See my initial comments on disappointing performance of the Sigma 35mm f/1.2 DG DN Art.
One of my first steps with the Sony A7R IV testing is to pick out the wheat from the chaff, in terms of lenses—I have no desired to head to Yosemite and shoot with a lens that has an issue. Thus this test with two samples of the Sigma 35mm f/1.2 DG DN Art—I was lucky in getting one sample a month ago, and deferring testing it until I got another, because the first sample looked “off” even on the "only" 42 megapixel Sony A7R III.
I shot this series with two samples of the Sigma 35mm f/1.2 DG DN Art, my experience over the years suggesting to me the first sample was “off”, a bad sample. This comparison proved me right, and is thus excellent for anyone looking to see how sample variation can change the impression of a lens significantly.
While the same core behaviors are present, irrespective of focus the 2nd sample is distinctly superior through at least f/4. That’s a big deal for an f/1.2 lens, since the wider apertures are presumably the reason one buys it. Given what I’ve heard from two other users, there may be many not so great samples out there*.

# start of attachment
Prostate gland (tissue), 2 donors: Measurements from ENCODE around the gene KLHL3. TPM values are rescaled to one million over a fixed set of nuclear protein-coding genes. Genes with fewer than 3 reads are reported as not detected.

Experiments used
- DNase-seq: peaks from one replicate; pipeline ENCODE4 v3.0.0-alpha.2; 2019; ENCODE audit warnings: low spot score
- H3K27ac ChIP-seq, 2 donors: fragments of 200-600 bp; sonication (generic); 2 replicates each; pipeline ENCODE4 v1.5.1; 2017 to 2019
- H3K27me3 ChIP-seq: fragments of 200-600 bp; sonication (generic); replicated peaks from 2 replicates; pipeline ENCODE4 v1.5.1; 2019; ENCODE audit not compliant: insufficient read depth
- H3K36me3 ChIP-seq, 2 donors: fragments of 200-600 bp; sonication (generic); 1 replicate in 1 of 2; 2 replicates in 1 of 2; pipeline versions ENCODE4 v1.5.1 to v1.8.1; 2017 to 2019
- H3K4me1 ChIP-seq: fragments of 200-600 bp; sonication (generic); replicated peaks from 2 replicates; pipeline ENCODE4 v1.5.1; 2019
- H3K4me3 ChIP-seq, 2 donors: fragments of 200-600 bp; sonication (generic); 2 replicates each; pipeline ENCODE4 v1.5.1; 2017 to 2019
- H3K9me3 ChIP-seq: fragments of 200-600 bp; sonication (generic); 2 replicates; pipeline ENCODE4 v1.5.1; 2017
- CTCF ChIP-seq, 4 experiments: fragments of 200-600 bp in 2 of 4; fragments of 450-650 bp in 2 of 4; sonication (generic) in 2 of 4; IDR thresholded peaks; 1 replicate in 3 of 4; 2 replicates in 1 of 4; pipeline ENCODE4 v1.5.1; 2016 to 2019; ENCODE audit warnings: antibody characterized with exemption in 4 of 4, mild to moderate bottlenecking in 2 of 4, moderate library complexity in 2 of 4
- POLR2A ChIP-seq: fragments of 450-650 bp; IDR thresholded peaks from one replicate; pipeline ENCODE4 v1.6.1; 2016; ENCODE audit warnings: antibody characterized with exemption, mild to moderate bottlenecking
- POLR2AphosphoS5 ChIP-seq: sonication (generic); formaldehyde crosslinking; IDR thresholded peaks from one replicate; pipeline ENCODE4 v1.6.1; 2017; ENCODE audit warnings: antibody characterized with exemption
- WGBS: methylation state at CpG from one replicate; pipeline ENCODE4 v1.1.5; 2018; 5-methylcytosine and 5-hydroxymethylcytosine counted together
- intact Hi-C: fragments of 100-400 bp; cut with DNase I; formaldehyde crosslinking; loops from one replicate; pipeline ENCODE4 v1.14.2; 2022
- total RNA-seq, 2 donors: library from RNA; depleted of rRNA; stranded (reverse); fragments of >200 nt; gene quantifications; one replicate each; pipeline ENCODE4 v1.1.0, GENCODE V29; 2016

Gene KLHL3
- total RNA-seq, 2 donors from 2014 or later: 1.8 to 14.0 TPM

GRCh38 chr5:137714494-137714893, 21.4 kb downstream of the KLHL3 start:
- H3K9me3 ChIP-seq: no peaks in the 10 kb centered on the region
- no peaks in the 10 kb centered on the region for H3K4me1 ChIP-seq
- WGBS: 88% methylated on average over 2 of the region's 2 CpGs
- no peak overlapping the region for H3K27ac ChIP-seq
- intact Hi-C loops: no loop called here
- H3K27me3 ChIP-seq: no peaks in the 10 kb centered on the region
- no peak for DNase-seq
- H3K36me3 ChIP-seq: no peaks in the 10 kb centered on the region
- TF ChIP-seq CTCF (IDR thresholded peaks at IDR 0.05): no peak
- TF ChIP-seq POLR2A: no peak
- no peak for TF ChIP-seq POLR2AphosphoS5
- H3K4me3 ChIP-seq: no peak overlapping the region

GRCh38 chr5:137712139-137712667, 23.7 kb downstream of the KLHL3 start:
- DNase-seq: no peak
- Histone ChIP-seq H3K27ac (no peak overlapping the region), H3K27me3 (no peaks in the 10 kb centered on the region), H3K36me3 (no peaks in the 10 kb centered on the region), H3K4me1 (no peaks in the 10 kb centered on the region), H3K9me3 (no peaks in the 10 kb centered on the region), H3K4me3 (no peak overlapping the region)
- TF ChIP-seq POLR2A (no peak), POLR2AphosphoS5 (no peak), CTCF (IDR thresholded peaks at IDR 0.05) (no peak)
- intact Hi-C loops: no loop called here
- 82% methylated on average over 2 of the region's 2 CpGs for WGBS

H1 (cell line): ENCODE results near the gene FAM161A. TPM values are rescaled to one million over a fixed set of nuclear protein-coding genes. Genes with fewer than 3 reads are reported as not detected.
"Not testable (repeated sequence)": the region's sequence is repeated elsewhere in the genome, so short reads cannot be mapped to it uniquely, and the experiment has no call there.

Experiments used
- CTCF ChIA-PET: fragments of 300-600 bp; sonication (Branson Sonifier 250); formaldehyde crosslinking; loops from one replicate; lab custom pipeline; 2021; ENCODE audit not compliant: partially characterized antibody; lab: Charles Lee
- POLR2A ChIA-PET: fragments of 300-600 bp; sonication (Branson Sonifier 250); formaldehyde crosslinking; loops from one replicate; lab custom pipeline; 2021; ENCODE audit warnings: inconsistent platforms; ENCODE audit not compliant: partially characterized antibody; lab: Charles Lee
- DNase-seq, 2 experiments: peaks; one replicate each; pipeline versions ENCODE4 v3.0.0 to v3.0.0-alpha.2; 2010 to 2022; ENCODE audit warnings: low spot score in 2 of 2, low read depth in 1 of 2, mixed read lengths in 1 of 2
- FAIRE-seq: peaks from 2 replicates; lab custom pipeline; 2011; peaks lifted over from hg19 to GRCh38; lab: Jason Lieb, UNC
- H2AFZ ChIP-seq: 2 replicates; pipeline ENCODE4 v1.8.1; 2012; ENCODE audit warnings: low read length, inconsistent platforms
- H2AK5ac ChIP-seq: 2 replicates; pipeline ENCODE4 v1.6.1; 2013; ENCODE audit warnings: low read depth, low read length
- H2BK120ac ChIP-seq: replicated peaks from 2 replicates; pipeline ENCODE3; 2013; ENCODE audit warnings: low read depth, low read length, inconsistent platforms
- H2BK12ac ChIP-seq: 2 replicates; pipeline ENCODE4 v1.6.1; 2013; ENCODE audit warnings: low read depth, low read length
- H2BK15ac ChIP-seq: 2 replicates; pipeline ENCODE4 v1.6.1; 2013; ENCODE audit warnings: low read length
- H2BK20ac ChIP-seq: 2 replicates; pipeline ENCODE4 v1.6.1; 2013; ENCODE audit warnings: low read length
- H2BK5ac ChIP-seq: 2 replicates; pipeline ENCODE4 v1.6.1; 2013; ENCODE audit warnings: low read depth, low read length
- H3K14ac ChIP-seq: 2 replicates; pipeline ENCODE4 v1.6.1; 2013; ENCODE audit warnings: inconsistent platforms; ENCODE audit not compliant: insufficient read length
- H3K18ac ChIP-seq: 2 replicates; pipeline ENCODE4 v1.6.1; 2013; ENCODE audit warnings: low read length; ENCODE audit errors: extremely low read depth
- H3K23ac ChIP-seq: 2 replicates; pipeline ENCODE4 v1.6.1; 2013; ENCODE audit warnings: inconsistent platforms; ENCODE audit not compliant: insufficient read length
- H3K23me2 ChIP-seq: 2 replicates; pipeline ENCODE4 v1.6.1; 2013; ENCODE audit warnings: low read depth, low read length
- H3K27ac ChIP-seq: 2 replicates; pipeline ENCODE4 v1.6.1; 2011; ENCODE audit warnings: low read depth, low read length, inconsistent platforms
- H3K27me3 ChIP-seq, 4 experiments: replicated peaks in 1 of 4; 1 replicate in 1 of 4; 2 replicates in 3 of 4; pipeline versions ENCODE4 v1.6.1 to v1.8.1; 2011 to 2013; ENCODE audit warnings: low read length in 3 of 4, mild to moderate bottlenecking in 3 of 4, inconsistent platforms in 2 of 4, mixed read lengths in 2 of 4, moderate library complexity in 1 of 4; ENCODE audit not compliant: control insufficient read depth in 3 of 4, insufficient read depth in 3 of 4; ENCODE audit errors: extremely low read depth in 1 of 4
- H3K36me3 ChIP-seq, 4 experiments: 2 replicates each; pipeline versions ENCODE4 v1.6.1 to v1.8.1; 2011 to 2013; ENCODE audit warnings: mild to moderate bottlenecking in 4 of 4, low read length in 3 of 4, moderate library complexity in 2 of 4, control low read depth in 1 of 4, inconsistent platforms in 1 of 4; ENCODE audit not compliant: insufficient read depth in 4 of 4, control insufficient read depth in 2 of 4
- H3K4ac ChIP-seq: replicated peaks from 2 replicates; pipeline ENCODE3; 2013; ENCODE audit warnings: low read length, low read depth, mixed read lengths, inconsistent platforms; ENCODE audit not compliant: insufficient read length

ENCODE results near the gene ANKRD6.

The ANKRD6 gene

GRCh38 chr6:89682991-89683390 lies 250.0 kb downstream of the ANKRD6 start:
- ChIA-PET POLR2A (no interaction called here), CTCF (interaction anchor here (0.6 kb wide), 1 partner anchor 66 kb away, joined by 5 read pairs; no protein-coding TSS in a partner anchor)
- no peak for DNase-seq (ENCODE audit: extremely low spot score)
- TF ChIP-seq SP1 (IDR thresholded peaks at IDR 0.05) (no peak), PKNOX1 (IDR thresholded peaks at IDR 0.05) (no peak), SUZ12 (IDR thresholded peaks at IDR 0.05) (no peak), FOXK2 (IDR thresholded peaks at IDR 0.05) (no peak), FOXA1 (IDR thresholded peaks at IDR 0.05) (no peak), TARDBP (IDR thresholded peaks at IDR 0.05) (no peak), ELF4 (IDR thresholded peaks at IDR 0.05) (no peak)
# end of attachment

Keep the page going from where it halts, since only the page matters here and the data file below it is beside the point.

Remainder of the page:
Includes images up to full camera resolution for the good sample, and comparison crops for both samples showing the differences in performance.
The wood grain makes an excellent testing pattern for both lenses under controlled circumstances. It also shows off the resolving power of the Sony A7R IV sensor.
* High performance lens designs require tolerances that can be difficult to achieve in manufacture—there are many fine lens designs which are never built because it would be too hard (expensive) to reliably built to the designed performance level. Sigma’s quality control needs to be improved, and it raises the issue of whether an advanced design will retain its performance over time after minor bumps and such.